(The Case of Prosopis Juliflora)
T. M. Abedelnoor; N. H. Talib; A. A. Mabrouk; M. A. Mohamed, M. I. El-Mahi H.H.Abu-Eisa; & Bokrezion.H
Editor in chief: Zeremariam Fre (PhD).
The full copy can be downloaded here
The Ecological and Socio-Economic Role of Prosopis Juliflora in Eritrea: An Analytical Assessment within the Context of Rural Development in the Horn of Africa
The full copy of the Phd dissertation can be downloaded here
Legislators and Livestock: A Comparative Analysis of Pastoralist Parliamentary Groups in Ethiopia, Kenya and Uganda
Final Report of the NRI/PENHA Research Project on Pastoralist Parliamentary groups, funded by DFID's Livestock Production Programme and the CAPE Unite, African Union's Inter- African Bureau for Animal Resources.
John Morton, Natural Resources Institute, University of Greenwich, April 2005
The full copy can be downloaded here.
The Ankole Longhorn Cattle sustain our Life and Livelihood: We have to conserve them
Kampala, March 2009
The launch of an important report held in February 2010 at Sanga, Nyabushozi Kiruhura District.Herders' representatives and other stakeholders led the official launch of this study. Nearly 100 people attended this meeting, almost all of whom were herders from the local district where the work had been done. 41 were women.
The importance of the work was emphasised by the number of senior government officials present, in particular the National Animal Genetic Resources Centre and Data Bank. In addition, representatives of LPP, LIFE and PENHA (UK) were present.
The report itself is now available in electronic form in Runyankore here.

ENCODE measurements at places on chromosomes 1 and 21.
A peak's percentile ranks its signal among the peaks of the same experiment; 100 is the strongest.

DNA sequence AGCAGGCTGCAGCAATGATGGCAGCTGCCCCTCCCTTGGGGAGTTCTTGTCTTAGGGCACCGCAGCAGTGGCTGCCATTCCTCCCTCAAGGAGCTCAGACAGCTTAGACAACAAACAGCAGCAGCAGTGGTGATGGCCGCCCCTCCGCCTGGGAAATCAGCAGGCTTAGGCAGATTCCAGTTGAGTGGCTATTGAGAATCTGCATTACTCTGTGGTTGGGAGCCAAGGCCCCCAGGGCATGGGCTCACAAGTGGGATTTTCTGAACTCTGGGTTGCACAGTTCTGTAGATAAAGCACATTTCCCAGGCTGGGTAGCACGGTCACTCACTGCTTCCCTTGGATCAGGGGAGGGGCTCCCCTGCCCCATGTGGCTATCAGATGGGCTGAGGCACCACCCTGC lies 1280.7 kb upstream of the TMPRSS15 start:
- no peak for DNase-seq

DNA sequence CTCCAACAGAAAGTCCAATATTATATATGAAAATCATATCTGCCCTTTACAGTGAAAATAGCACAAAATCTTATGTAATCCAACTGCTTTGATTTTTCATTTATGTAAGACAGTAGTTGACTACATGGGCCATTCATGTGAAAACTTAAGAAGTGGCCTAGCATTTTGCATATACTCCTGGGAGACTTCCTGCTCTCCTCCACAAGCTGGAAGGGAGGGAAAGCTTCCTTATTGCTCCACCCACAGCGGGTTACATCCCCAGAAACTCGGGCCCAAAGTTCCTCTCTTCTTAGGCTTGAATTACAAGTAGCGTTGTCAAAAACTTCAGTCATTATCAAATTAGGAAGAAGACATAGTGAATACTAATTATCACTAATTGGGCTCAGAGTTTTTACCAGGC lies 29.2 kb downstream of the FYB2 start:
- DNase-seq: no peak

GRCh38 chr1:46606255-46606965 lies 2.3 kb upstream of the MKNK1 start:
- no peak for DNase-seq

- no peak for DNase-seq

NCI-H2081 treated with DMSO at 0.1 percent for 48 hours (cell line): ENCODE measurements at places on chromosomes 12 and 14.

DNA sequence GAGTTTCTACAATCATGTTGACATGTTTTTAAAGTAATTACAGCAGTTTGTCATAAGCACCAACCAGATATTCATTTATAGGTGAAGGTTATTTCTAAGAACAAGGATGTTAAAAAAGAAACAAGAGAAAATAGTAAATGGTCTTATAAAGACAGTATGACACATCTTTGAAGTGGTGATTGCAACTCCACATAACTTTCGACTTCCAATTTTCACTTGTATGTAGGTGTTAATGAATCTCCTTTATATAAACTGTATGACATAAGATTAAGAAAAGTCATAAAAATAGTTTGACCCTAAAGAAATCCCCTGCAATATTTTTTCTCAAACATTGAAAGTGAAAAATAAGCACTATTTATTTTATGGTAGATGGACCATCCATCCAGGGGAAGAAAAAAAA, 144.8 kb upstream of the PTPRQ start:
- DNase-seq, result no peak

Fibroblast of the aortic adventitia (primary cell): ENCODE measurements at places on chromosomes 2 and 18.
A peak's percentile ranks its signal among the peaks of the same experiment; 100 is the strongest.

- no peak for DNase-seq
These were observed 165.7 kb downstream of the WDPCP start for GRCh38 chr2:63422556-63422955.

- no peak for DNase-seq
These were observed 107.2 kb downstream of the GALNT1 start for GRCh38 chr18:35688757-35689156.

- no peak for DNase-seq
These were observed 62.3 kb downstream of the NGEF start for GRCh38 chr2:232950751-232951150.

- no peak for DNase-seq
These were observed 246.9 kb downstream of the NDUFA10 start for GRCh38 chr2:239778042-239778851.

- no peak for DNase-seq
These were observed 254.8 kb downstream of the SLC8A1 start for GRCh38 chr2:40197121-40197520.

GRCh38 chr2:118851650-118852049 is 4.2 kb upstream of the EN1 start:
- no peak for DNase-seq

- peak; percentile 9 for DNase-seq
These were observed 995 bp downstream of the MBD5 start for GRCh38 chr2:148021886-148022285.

Zeremariam Fre (PhD) Team leader, Mirghani Ibnoaf (PhD) Senior Researcher, and Hiroshi Kuwata (MSc) Researcher (PENHA)
Study commissioned by IIED / UNFPA
Khartoum, Sudan 2009
The full text of the paper can be downloaded by here (1,053 kb).
Zeremariam Fre (PhD), Lecturer at the University College London and Executive Director of PENHA
Nairobi, September 2008
The New Phenomenon of Land Grabbing in Africa and its Impact on Livelihoods and Ecosystems
A full PDF copy of the power point of the presentation is available here.
This is one of the research papers by Zeremariam Fre. This paper focus on Eastern Sudan and Eritrea, a region generally represent a wider Sahelian Scenario. Environmental degradation, famine, drought, displacement, encroachment and in the case of Eritrea, war, had a combined negative effect on pastoralism as a mode of production. The paper highlights the prevailing definitions and misconceptions about pastoralism as a mode of production and form of land use. It also critically reviews government policies and their rationale, the ongoing environmental crisis and implications for pastoral people and their mode of production. It also brought practical examples of pastoralist resilience to harsh environmental situations as evidence showed that some pastoralist group coped better to the 1984-85 massive drought of the region. The concept of sustainable development, environmental and social security has also discussed as a way forward for future research and policy. For the full version of the paper please click here.
Establishing a Pastoral and Environmental Network in the Horn of Africa
This is the founding conference of PENHA, held at the Overseas Development Institute in London on 30th. November 1989.